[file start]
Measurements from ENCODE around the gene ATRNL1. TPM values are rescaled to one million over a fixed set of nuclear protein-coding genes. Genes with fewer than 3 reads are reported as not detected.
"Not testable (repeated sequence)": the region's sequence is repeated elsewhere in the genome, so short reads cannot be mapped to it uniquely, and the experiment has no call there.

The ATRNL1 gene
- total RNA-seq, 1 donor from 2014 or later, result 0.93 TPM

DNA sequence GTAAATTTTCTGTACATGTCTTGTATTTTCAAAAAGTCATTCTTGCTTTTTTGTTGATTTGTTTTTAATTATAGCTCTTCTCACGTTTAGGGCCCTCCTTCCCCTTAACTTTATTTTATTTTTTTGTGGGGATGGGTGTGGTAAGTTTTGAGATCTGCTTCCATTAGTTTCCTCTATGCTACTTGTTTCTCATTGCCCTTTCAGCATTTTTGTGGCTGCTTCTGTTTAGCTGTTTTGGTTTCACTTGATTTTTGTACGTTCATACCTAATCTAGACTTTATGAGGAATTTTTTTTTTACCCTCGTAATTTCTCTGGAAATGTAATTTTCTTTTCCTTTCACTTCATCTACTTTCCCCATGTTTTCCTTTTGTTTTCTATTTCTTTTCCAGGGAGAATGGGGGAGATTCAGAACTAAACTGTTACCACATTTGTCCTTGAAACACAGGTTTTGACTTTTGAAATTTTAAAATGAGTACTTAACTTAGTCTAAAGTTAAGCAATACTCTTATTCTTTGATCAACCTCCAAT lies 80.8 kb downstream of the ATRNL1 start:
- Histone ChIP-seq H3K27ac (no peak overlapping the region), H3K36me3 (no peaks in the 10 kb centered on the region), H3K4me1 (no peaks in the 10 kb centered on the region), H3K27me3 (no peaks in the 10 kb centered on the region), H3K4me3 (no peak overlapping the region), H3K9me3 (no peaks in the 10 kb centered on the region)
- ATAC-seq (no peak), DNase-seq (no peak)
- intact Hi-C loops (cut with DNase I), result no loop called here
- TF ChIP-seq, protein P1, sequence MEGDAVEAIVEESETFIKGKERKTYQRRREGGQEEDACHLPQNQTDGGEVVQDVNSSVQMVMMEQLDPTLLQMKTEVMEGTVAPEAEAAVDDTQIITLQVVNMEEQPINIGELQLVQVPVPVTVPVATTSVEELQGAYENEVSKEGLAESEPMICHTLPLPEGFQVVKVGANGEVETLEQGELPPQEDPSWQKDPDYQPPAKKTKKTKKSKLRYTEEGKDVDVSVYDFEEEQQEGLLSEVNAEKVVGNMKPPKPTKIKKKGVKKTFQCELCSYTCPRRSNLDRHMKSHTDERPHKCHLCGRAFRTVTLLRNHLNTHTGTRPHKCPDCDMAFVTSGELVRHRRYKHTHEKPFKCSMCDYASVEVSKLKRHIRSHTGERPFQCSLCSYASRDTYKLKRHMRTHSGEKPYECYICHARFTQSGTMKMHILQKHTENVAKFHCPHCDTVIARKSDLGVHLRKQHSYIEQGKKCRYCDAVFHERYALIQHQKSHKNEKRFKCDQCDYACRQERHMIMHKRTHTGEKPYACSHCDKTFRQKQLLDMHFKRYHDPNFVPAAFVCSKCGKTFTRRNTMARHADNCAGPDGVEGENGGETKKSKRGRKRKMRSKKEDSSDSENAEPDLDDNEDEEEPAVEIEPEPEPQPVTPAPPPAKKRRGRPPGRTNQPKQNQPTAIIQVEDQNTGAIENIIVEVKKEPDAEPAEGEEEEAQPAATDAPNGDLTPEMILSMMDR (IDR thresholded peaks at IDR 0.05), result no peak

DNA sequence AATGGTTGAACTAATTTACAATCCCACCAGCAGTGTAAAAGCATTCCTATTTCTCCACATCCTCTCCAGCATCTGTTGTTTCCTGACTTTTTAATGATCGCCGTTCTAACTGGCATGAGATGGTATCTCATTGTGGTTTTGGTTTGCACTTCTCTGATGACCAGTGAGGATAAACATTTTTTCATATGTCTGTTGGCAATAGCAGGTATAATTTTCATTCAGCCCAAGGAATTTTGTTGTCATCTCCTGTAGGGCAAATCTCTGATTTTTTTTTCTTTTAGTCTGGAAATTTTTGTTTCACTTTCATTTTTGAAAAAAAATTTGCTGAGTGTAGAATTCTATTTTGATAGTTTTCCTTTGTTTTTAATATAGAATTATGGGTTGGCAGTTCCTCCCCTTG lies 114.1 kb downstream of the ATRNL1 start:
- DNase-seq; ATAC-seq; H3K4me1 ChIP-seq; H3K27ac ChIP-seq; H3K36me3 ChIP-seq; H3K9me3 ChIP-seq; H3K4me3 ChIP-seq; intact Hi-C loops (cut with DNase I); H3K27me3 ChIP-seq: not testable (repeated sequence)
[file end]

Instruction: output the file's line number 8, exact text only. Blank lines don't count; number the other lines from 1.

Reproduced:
- intact Hi-C loops (cut with DNase I), result no loop called here